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Payrolls Report Raises the Stake for the Next FOMC Meeting

Payrolls Report Raises the Stake for the Next FOMC Meeting

Posted July 5, 2024 at 11:15 am
Steve Sosnick
Interactive Brokers

In the time since we closed early on Wednesday, we’ve had pieces of news that had the potential to move markets.  So far they’ve had a significant impact on bond yields, but neither the FOMC minutes nor the June Payrolls report was sufficient to keep stocks from continuing along their usual path. 

The headline number gave the illusion of a stronger-than-expected jobs market, but that was belied by revisions and unemployment.  A gain of 206,000 Nonfarm Payrolls was above the 190K consensus, but May’s result was revised sharply lower, from 272K to 218K.  Meanwhile, the Unemployment Rate rose to 4.1%, when an unchanged 4.0% was expected.  Combined, that adds up to a more tepid demand for labor than expected.  With Monthly Average Hourly Earnings rising by an as-expected 0.3%, down from 0.4% in May, there is little if anything here to dissuade the FOMC from considering rate cuts. 

That said, while 2-Year Treasury yields sank by 9 basis points and 10-year yields sank by 7 bp, stocks had a relatively muted response.  Sure, by midday the S&P 500 (SPX) was up by its now usual 0.35% or so, but that more likely attributable to favorable momentum from the usual megacap tech stocks than any real enthusiasm about the economic reports.  Six of the Magnificent Seven stocks are higher, with the lone laggard being a relatively unchanged Nvidia (NVDA), pushing the Nasdaq 100 (NDX) to a 0.85% gain.  An NDX that far outpaces SPX is a “tell” that the megacaps are in control – especially on a day when declining stocks yet again outpace advancers.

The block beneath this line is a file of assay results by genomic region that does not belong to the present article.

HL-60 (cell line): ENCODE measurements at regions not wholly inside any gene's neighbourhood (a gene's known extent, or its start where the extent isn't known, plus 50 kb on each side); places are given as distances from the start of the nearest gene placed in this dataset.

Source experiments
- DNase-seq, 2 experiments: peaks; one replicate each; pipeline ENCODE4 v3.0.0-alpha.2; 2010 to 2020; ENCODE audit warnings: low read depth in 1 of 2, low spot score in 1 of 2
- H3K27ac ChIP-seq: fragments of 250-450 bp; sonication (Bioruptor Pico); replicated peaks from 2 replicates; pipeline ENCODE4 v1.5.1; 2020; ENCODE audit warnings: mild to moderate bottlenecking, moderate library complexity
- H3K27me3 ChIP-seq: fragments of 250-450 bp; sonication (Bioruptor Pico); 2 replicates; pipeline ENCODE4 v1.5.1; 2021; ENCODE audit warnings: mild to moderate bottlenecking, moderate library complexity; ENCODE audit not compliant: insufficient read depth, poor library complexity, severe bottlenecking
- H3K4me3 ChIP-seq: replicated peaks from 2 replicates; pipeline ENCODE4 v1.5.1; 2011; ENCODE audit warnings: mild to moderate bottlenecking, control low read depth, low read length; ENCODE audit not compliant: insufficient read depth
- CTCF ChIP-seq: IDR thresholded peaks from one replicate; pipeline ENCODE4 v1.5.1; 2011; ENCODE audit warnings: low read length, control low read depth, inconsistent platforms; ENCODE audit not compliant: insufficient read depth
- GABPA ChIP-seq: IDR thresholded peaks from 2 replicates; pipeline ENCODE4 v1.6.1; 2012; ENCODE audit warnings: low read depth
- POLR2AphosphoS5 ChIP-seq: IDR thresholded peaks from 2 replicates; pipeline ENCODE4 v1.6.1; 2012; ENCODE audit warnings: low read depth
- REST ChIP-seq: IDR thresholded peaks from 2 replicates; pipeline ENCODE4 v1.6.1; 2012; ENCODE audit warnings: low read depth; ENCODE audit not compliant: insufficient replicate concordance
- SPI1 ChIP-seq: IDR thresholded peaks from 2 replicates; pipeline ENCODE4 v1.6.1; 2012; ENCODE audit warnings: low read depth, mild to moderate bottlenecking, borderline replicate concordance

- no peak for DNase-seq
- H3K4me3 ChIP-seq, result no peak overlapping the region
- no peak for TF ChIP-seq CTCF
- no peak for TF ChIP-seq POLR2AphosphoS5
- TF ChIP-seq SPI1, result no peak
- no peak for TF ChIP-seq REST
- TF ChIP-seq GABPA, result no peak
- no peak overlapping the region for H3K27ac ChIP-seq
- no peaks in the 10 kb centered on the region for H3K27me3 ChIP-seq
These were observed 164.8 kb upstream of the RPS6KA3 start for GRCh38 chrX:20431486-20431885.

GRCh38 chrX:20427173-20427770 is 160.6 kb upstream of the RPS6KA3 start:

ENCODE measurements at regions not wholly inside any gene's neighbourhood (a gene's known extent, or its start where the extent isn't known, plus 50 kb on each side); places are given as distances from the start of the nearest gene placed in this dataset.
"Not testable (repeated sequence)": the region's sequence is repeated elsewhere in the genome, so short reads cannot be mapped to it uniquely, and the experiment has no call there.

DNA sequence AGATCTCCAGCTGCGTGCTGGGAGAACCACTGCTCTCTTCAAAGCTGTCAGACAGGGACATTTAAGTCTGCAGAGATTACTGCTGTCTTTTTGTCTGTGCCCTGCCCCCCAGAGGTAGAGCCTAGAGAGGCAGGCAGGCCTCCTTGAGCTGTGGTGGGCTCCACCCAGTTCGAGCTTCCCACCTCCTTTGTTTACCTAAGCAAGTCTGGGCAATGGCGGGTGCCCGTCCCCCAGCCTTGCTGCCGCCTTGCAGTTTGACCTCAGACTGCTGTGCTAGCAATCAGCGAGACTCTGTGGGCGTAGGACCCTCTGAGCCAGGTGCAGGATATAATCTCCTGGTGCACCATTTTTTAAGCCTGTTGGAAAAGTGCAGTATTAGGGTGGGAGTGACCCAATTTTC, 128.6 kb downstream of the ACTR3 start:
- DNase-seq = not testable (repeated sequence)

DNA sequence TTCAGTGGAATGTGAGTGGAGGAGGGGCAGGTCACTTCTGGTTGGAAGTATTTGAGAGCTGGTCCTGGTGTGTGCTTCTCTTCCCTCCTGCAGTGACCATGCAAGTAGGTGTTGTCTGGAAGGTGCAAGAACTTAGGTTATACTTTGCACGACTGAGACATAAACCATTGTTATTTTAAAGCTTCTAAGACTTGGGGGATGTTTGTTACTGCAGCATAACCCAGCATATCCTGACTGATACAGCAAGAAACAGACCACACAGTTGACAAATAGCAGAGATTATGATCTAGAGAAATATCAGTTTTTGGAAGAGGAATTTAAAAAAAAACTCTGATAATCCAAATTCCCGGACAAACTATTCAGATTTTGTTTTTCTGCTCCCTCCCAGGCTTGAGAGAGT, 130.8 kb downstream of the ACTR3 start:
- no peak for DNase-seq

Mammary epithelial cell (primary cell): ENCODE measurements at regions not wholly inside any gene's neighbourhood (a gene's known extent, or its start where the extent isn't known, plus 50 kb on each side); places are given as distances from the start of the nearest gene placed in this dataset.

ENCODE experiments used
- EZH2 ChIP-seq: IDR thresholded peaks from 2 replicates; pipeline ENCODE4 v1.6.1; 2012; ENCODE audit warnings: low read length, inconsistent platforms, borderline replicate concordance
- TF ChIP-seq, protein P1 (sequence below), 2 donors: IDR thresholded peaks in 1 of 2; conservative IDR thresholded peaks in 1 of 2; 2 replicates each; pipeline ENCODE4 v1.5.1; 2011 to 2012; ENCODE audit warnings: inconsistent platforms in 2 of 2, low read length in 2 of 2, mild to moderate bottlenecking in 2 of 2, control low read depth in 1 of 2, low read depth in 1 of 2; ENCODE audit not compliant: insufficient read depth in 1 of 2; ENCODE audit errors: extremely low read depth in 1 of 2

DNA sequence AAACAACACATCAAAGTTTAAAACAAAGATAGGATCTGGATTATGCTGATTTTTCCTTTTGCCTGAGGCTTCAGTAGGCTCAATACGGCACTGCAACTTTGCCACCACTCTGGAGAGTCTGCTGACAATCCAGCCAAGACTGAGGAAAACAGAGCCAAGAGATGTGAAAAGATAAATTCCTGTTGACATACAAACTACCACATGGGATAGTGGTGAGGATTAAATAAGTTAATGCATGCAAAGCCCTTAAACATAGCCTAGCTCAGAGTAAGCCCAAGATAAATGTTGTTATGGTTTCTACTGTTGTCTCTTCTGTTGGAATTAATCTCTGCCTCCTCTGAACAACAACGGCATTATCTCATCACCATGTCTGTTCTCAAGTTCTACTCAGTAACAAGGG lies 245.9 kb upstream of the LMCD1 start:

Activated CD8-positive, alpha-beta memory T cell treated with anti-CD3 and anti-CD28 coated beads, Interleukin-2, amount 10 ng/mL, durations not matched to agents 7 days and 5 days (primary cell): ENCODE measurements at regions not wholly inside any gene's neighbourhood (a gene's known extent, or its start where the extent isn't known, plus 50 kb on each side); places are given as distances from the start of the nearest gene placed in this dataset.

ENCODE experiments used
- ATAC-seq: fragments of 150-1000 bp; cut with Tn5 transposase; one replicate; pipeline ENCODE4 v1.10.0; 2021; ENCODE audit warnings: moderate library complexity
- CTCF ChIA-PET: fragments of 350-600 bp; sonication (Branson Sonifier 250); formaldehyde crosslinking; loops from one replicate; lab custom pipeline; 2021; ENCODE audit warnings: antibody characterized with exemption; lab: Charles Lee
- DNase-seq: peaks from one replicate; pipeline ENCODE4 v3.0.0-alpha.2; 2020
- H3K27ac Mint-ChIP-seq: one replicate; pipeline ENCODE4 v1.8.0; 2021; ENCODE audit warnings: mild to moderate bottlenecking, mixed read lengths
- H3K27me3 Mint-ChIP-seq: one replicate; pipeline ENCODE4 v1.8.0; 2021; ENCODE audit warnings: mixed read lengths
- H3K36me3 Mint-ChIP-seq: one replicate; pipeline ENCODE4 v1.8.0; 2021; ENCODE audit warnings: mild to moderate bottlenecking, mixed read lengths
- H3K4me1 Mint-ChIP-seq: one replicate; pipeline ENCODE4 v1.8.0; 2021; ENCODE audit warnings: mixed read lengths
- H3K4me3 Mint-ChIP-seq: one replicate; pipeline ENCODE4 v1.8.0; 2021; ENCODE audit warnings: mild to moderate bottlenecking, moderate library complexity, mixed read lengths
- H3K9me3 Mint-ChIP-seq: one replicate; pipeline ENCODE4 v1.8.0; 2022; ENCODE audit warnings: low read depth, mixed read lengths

It is also useful to note that rate cut expectations are little changed from Wednesday, though they do increasingly favor move in September.  Futures are implying a 6.5% chance for a cut at the July 31st meeting, down slightly from Wednesday’s 8.5% and 12% from a week ago.  More importantly, the likelihood of a September cut is now 82%, up from the prior 78.5% and 68% from a week ago. 

The rising likelihood of a September cut is why I believe that July’s meeting is increasingly consequential.  There is growing evidence that the pace of economic growth is slowing.  Just as disinflation tells us that prices are rising, just more slowly, we saw a similar effect today in the jobs market.  We also see this reflected in GDP estimates.  As of Wednesday’s update, the Atlanta Fed’s GDPNow estimate is for a second quarter increase of 1.5%.  Indeed, that reflects a growing economy, but at a slower pace, as the graph below shows:

Source: Atlanta Fed

Past performance is not indicative of future results

The key question will be the degree to which the FOMC recognizes the risks of slower growth, and whether they believe that the balance of risks has shifted meaningfully from higher prices to a weakening economy.  If so, then a modest cut would be welcome.  If not, the failure to act could cause investors to believe that the Fed is behind the curve.  This would be less about equity investors slavish addiction to the prospect of monetary accommodation than fear that an inordinately tight policy could unduly restrict future growth.

For now, there is nothing to meaningfully restrict the path of the stocks that matter, so up we go again.  “Don’t short a dull tape” remains in play.  Sure, the next FOMC meeting comes around the height of the upcoming earnings season, but for now that seems to be a distant concern.  The low level of VIX bears that out to some extent.  As long as there is nothing to dissuade the “Super Friends”, the Mag 7 and other big cap tech names from rallying, (certainly they haven’t cared about European elections, let alone our own drama) they likely will.  At least for the short term.  And until they don’t.

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